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Pilgrims flock to see the Pope's final farewell
(China Daily)
Updated: 2005-04-09 06:26

The funeral of Pope John Paul II, who died on Saturday last week at the age of 84, was held on Friday in Vatican City.

About 200 top politicians and royals from around the world attended the funeral, while huge crowds of pilgrims filled the streets of Rome to pay their last respects.

Two Italian jet fighters took off from an airbase and intercepted a suspect plane on Friday, the Italian news agency ANSA reported.

The news agency quoted Italy's air force chief as saying that intelligence information indicated a bomb was on board the aircraft which was heading toward Rome's second airport Ciampino.

The suspect aircraft landed at a military base near Rome. The airport has been closed to commercial traffic.

Anti-aircraft rocket launchers are in place around Rome, and a navy warship armed with torpedoes is patrolling the coastline near the capital, as Italian authorities stepped up security measures with almost 20,000 police and volunteers ahead of the funeral.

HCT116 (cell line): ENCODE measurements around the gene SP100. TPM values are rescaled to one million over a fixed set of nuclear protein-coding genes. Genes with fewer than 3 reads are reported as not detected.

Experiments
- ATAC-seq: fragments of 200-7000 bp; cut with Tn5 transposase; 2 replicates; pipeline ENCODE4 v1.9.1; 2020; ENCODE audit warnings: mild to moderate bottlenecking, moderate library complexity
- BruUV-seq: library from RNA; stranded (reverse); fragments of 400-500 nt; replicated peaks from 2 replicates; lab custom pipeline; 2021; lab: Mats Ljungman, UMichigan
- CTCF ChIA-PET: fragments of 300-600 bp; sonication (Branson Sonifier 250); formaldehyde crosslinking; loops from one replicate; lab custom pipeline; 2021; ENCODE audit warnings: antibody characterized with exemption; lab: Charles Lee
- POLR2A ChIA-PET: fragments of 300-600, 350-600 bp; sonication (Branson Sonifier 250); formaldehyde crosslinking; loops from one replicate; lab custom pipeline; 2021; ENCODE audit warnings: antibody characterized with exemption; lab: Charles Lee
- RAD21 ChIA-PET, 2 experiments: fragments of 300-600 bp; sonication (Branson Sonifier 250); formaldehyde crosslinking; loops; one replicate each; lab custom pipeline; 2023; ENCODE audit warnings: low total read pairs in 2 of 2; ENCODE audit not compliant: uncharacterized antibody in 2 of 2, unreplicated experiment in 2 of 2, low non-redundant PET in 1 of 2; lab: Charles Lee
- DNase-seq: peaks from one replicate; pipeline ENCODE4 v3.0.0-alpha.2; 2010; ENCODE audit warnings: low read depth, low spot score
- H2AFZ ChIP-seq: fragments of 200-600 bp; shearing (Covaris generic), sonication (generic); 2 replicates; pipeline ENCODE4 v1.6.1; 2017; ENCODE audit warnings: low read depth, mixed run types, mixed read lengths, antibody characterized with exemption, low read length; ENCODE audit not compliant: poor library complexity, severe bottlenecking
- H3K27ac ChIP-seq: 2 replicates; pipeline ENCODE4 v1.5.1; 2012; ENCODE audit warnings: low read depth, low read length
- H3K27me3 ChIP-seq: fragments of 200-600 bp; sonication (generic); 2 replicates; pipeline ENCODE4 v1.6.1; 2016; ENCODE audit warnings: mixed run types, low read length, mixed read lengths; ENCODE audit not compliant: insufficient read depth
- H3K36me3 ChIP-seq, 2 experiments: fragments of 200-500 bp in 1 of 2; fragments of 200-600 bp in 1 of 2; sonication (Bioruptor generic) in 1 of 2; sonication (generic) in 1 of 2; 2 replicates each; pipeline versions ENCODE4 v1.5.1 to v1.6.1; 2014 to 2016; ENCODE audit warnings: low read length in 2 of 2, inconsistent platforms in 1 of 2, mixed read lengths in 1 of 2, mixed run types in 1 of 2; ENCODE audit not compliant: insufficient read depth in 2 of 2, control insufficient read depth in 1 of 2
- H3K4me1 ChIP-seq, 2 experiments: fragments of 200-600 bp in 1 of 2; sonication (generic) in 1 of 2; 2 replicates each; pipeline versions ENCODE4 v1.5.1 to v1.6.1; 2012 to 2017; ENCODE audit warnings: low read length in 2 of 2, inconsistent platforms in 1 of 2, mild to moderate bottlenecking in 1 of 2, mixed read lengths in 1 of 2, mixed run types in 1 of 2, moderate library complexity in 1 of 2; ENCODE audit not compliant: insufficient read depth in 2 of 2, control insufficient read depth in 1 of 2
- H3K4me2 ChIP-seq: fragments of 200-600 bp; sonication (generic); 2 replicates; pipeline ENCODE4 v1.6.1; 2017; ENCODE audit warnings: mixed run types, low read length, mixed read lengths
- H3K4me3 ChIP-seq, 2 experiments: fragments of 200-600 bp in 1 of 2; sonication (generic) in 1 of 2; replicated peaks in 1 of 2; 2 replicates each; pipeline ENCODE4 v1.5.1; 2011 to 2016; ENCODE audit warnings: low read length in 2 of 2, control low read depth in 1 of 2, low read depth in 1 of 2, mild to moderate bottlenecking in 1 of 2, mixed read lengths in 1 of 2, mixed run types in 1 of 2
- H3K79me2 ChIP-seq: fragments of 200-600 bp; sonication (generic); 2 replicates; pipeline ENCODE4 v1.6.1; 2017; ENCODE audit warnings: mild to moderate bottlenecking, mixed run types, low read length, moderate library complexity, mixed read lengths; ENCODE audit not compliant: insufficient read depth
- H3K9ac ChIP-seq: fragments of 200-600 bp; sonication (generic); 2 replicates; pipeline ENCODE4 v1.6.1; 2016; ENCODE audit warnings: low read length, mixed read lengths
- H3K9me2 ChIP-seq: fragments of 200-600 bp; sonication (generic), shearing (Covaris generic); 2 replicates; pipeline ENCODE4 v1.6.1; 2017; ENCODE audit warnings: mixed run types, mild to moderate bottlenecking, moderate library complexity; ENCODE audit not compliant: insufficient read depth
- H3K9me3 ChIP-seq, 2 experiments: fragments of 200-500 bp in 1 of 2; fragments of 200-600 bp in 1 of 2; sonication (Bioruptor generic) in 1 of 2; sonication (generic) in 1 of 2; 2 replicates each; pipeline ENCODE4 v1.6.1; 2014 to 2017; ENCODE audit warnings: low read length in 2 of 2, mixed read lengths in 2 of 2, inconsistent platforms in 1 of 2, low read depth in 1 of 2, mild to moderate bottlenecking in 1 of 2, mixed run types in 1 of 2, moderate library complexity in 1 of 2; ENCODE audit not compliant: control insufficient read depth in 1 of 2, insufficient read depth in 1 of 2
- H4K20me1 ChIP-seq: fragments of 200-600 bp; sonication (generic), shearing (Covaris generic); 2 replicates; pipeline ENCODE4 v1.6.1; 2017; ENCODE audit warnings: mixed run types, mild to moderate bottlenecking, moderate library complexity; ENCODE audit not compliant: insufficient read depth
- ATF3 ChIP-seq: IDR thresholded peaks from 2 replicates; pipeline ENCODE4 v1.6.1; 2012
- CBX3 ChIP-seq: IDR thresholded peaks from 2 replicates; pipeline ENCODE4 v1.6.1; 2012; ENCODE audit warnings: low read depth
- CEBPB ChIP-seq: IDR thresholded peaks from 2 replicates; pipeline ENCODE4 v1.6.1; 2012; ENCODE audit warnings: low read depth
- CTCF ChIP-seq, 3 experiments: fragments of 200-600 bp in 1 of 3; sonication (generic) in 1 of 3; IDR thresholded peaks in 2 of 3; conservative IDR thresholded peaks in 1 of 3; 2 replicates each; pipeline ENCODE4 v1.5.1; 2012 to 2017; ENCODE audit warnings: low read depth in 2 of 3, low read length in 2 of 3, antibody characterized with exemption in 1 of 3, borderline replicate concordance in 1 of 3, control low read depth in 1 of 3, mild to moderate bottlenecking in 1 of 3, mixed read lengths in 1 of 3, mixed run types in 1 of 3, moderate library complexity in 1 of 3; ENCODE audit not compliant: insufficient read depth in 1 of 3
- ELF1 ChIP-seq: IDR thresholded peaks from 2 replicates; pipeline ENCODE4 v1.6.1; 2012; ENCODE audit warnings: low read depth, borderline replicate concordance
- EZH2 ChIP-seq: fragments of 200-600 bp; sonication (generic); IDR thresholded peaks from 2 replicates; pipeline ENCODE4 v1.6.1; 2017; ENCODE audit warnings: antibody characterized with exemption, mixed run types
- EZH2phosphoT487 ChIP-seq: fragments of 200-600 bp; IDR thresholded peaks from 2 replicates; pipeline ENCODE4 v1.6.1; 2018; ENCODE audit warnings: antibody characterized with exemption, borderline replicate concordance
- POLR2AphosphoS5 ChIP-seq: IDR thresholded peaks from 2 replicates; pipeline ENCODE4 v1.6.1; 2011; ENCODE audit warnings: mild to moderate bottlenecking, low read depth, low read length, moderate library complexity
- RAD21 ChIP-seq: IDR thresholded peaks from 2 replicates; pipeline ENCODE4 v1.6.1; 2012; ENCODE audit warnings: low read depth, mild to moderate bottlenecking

Rome Mayor Walter Veltroni said the city had outdone itself in coping with the largest mass gathering ever.

Controversial visa

Beijing has expressed "strong dissatisfaction" about the Vatican and Italy's granting of a visa to Taiwan leader Chen Shui-bian and have not sent a delegation to the Pope's funeral.

Foreign Ministry spokesman Qin Gang made the statement on Friday in Beijing.

"We have expressed condolences over the Pope's passing, but we will not send a delegation to the funeral considering the present situation," Qin said. "Italy should proceed from the overall situation of the Sino-Italian relationship and take measures to prevent anything similar happening in the future."

China hopes the Vatican will take "real action" to create conditions to improve the relationship, instead of setting new obstacles for it, said Qin.

The spokesman said Chen's aim was not to mourn the Pope's death but to "play politics and take the opportunity to engage in secessionist activities to create 'two Chinas,' or 'one China and one Taiwan'."

"This is what China firmly opposes," he said.

China has followed the two principles in dealing with the relationship with the Vatican, Qin said. The two principles require the Vatican to terminate "diplomatic relations" with China's Taiwan and to promise that it will not interfere in China's internal affairs, including any intervention under the pretext of religious affairs.

Pope John Paul II, born in Poland, was ordained as a priest in 1946. He was made a cardinal by Pope Paul VI in 1967. In October 1978, he was elected Pope, the first non-Italian pope in 455 years.

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